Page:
As Black Friday approaches, we are reminded of the importance of staying safe online. In order to help our customers and clients, we've compiled a list of tips and tricks to keep your account secure this holiday season. We hope you'll find them useful!
What is 2-factor authentication
2-factor authentication is a security system that requires two types of identification to access your account. The first factor is something you know, like a password. The second factor is something you have, like your mobile phone or a token generator device.
When you enable 2FA on your business account, the first time someone tries to log in with the wrong credentials (i.e., no 2FA), they will be prompted for an additional code that is sent via SMS or generated by an app such as Google Authenticator on their mobile device.
How does 2-factor authentication work
2-factor authentication (2FA) is a way of securing your online accounts by requiring you to confirm your identity with more than just a username and password.
There are four main types of 2FA:
Authenticator apps, such as Google Authenticator or Authy, generate time-based one-time passwords (TOTP) or static QR code that changes every 30 seconds.
Hardware devices like YubiKey generate TOTP codes based on secret keys stored in the device's memory. Each key has its own private ID number, so it never has to be shared with anyone else. This means only you can use these devices as long as they haven't been lost or stolen!
What are the types of 2-factor authentication
The best type of 2-factor authentication is the one that will work best for you. This is something you’ll have to decide on your own, but here are some factors to consider:
SMS (text) messages can be read by anyone who has access to your phone. If someone gains access to your phone, they could theoretically read any messages sent to you. For this reason, most experts recommend against using SMS as a form of 2-factor authentication because it’s not as secure as other options.
Emails can also be intercepted or spoofed in some cases; if an attacker gets ahold of your email account and knows quite a bit about you (like where you live), then they may be able to successfully trick Amazon/Target/Whole Foods into believing that they are actually sending out emails from within their own system without having any special knowledge about how those companies’ systems work or what exactly goes into generating an authentic looking login page on their website...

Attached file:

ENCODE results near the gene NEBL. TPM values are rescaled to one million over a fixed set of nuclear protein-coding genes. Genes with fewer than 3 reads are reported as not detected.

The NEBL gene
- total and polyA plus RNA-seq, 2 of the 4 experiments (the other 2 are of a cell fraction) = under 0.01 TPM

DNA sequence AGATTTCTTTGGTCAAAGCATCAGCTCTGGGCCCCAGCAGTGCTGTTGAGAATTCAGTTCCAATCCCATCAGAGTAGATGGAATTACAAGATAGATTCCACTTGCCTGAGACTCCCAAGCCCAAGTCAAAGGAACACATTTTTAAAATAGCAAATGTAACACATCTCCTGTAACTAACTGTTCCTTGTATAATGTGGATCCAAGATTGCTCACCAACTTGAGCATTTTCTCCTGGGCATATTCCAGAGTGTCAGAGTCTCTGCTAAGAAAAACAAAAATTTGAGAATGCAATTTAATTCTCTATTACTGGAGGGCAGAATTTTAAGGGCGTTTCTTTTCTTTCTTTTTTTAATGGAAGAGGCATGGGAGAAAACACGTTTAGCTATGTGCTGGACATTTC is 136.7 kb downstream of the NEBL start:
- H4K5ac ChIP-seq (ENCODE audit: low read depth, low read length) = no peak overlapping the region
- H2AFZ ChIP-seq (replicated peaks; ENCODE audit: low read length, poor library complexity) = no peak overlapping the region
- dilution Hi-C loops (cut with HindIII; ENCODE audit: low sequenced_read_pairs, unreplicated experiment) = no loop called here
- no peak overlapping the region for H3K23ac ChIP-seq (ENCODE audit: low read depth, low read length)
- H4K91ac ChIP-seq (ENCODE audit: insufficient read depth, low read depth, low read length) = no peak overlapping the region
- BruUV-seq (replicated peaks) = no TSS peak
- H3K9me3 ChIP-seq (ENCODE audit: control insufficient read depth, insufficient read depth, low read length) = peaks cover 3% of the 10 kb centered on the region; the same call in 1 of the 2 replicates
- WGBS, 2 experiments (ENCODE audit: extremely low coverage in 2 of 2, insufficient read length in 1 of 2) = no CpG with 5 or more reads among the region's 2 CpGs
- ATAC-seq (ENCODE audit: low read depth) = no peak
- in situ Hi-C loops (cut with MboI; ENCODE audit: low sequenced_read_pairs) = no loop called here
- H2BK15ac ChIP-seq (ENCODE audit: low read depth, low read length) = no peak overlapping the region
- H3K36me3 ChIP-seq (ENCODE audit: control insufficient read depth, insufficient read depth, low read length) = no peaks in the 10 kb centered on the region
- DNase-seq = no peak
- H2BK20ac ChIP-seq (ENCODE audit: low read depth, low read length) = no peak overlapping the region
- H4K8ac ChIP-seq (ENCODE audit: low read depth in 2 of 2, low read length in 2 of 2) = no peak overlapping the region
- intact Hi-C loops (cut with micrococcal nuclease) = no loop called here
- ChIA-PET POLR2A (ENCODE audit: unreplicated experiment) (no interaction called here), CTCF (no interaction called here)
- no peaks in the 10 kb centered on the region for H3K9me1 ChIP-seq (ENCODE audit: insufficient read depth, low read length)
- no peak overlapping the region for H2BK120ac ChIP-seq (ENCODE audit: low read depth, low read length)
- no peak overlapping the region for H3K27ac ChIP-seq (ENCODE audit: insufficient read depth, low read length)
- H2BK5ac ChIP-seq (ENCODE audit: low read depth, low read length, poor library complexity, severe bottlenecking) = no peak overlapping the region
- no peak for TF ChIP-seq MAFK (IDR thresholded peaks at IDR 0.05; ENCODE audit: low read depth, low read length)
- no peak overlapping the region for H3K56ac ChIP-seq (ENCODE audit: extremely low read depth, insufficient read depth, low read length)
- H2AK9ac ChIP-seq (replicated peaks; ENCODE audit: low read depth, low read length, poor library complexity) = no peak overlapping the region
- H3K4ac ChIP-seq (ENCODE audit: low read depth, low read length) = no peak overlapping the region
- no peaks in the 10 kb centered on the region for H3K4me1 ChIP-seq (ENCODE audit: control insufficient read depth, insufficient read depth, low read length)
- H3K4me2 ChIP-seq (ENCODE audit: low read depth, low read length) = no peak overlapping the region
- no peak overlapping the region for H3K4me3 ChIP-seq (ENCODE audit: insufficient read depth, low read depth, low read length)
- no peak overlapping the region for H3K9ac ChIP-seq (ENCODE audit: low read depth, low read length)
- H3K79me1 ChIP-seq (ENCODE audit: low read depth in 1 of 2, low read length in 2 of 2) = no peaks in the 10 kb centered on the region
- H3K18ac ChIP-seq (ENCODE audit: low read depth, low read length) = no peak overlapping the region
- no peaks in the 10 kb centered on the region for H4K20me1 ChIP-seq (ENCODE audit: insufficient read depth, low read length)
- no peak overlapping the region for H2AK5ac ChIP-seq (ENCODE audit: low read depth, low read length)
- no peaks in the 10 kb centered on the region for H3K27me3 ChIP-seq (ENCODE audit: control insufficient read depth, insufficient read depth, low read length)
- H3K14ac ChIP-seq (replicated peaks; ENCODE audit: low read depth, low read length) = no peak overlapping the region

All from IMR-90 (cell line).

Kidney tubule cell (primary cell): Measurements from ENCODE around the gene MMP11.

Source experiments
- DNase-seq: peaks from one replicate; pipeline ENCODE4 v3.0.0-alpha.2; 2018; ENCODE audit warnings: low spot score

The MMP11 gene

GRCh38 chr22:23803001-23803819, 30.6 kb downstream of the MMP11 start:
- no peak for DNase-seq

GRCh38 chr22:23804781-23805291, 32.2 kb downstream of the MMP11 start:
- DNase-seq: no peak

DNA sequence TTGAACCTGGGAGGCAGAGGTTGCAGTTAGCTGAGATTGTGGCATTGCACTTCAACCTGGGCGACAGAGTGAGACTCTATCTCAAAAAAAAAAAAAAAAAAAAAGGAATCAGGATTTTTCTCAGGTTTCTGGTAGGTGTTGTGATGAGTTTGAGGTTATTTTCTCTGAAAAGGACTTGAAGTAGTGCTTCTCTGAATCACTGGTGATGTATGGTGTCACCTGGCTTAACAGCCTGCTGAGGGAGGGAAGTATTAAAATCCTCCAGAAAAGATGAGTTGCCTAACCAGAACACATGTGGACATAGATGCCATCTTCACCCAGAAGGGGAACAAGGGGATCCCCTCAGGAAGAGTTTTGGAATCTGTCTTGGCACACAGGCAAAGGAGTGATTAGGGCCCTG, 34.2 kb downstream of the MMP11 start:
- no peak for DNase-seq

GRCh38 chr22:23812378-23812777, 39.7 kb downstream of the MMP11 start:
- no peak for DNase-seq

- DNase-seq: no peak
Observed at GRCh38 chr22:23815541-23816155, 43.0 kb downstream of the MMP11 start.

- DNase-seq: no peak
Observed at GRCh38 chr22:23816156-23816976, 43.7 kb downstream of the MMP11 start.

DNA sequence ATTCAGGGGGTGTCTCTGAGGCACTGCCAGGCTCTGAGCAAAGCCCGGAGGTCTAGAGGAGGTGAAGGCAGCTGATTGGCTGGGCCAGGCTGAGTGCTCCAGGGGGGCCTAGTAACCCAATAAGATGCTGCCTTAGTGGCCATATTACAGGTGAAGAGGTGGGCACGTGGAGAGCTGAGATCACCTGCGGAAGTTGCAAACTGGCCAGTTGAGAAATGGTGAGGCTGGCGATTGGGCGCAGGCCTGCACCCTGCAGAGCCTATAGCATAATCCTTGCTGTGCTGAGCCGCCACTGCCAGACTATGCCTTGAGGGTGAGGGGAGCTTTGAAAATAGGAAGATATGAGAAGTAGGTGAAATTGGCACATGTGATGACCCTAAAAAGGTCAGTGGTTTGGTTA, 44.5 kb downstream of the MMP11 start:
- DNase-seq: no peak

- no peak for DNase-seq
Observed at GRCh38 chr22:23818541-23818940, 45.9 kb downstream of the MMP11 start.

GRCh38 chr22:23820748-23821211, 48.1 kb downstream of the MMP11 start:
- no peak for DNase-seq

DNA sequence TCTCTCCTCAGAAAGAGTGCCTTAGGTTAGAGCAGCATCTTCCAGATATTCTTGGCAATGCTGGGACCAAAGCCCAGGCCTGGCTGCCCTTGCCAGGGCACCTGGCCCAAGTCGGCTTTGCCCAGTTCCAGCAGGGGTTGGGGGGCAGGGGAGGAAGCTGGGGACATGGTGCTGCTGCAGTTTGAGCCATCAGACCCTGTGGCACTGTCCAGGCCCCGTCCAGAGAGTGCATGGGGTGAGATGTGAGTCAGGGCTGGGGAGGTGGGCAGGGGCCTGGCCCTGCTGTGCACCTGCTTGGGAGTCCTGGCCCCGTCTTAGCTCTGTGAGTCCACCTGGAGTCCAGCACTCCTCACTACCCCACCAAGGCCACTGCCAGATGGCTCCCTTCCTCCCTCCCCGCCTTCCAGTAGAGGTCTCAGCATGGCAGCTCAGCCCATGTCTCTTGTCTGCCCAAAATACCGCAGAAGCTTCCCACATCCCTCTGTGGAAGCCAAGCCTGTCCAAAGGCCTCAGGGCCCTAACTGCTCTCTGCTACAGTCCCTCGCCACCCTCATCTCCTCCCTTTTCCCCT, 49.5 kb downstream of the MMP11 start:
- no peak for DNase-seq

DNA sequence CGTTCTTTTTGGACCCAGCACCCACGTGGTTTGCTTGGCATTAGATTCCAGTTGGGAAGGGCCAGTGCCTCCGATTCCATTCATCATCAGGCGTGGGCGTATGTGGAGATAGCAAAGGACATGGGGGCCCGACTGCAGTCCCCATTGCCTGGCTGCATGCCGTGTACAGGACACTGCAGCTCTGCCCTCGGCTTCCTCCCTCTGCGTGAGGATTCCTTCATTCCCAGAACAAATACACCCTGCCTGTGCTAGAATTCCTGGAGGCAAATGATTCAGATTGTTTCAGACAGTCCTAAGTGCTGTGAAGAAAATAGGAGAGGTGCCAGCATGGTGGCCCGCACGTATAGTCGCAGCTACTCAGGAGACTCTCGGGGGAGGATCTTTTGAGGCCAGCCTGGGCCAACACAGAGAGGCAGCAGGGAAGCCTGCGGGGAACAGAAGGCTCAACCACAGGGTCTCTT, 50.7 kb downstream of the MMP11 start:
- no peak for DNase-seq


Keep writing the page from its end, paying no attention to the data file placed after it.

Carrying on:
Where can I use 2-factor authentication
This is the question of the day, and it’s a good one! If you want to know where you can use two-factor authentication (2FA) then here are some answers:
Your email account. Most email providers offer 2FA as an option now, so if yours doesn’t yet, start asking and advocating for it. Some good arguments for adding 2FA to your email are:
Social media accounts. Many social networks like Facebook and Twitter now support 2FA — even Instagram has added it recently! However, don’t stop there; make sure that all of your other important accounts have added this feature as well. Examples include Instagram, Pinterest and Tumblr (if you still use these). Plus there are lots more social networks out there with millions of users that do not currently support 2FA at all — but hopefully will soon enough!
How does Two-Factor Authentication increase security
Two-factor authentication is a way to increase the security of your online accounts by requiring you to enter two different things:
something you know (like a password)
something you have (like a code that changes every 30 seconds), or
something you are (like your fingerprint).
How can you set up Two-Factor Authentication for your account
Install Google Authenticator or a similar app on your phone.
Turn on Two-Factor Authentication in your account settings.
Open the app, and enter the code generated by the app and you're done!
Make sure you set up two factor authentication with vendors before Black Friday to keep your customers and/or clients information safe!
To help protect the identity of your customers and/or clients during Black Friday, make sure you follow these steps:
Set up two-factor authentication with each vendor you work with.
Make sure all of your vendors are using HTTPS when transmitting sensitive information.
When possible, use a password manager like 1Password or LastPass to manage passwords for accounts on other websites. This will allow you to log into those accounts without having to use two-factor authentication every time, but it's still important that you enable 2FA for all sensitive accounts (like Google).
The Black Friday shopping season is upon us, and it's time to start thinking about protecting yourself. We've all heard the horror stories of online scams, but with 2-factor authentication (2FA), shoppers can have peace of mind while they're spending money on deals.